NORTH ATTLEBORO — Crews remain on the scene in frigid temperatures this morning at the multi-story old Odd Fellows building downtown where a four-alarm fire struck overnight.
The scene around North Washington Street was blocked off by fire vehicles this morning and an engine ladder looms over the building.
Fire officials told The Sun Chronicle this morning that the building will likely be torn down, possibly as early as today.
Firefighters from numerous area fire departments fought the stubborn blaze in bitter cold and blowing snow for about four hours starting about midnight when the fire was reported at the building at 30 North Washington St. (Route 1A), near Church Street, next to Bank of America and not far from the fire station.
The fire forced the evacuation of an adjacent apartment building, and the residents there were relocated to the police station. The Red Cross also responded.
Red Cross volunteers were still on the scene this morning as well.
A spokeswoman said volunteers are assisting 20 adults from 14 families from 14 units in the apartment building affected by the fire.
Ten of those families are receiving temporary shelter at a pet friendly hotel, since four of the families have pets. The other four families have another place to stay, the spokeswoman said this morning.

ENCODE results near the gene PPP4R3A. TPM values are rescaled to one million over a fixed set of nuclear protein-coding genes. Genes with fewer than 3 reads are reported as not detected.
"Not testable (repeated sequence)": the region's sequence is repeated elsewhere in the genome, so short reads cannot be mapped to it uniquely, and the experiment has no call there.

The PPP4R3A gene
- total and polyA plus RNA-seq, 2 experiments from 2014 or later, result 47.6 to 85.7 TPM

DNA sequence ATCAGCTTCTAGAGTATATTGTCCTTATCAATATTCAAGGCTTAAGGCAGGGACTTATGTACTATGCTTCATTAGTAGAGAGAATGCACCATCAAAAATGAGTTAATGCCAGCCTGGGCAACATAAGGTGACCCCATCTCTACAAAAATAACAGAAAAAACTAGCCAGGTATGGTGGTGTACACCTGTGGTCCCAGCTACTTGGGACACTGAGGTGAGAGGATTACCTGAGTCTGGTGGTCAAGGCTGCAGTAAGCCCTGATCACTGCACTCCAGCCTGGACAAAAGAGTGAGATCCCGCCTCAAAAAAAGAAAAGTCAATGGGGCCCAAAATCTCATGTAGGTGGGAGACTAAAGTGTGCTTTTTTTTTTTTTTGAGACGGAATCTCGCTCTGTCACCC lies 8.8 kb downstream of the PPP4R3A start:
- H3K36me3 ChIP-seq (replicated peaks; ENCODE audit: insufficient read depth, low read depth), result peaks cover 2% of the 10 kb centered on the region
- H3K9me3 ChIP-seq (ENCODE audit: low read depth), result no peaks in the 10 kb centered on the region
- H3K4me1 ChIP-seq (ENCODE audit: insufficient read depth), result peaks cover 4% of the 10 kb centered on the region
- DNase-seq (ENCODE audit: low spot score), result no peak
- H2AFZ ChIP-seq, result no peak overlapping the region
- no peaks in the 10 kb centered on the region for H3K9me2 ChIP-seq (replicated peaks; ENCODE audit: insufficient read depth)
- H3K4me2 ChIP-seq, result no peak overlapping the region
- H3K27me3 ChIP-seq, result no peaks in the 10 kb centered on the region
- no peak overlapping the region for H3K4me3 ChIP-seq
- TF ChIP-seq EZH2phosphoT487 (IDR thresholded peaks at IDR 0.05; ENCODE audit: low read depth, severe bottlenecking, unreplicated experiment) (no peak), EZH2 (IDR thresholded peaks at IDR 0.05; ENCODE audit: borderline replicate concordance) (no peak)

Volunteers are providing everyone with funds for clothing, shoes and seasonal garments. They all are receiving comfort kits, which include toiletries.
Food, beverages and blankets were also delivered to residents by volunteers this morning.
The building where the fire struck was believed to be vacant, but a few years back had been home to a hair salon on the first floor in the front.
Attleboro, Foxboro, Mansfield, Plainville, Wrentham and Cumberland firefighters helped North Attleboro firefighters at the fire scene, several departments sending ladder trucks.
“It is really on fire,” Steven Morizio, a resident living across the street, told The Sun Chronicle while the blaze burned . “They are having a hard time putting it out. The fire is coming out of the roof. It is a bad fire. They are just throwing as much water on it as they can.”
Morizio, who has lived in the Pace Plaza condominiums since 1987, estimated the flames at about 20 feet above the roof.
The first firefighters observed smoke in the rear of the building and had trouble entering the building, and also requested a thermal imaging camera to observe hot spots.
Heavy smoke was visible shortly after that in the front.
Fire was soon found by firefighters in a stairwell between the second and third floors.
Firefighters were evacuated from the building about 1 a.m. when heavy fire was reported on the second floor. It was at that time the blaze went to a four-alarm fire.
Firefighters about 2 a.m. were ordered to stay clear of a wall that was compromised.
Firefighters broke numerous windows to fight the fire.
Live wires were arching in the basement and power was shut off to the building, and later the entire block.
Fire hoses filled the downtown area and snowplows were ordered to keep clear.
The fire was reported out about 4 a.m.
Norton and Seekonk firefighters covered the fire station.
The Sun Chronicle will have more on this breaking story at this website and complete coverage in Saturday’s print edition.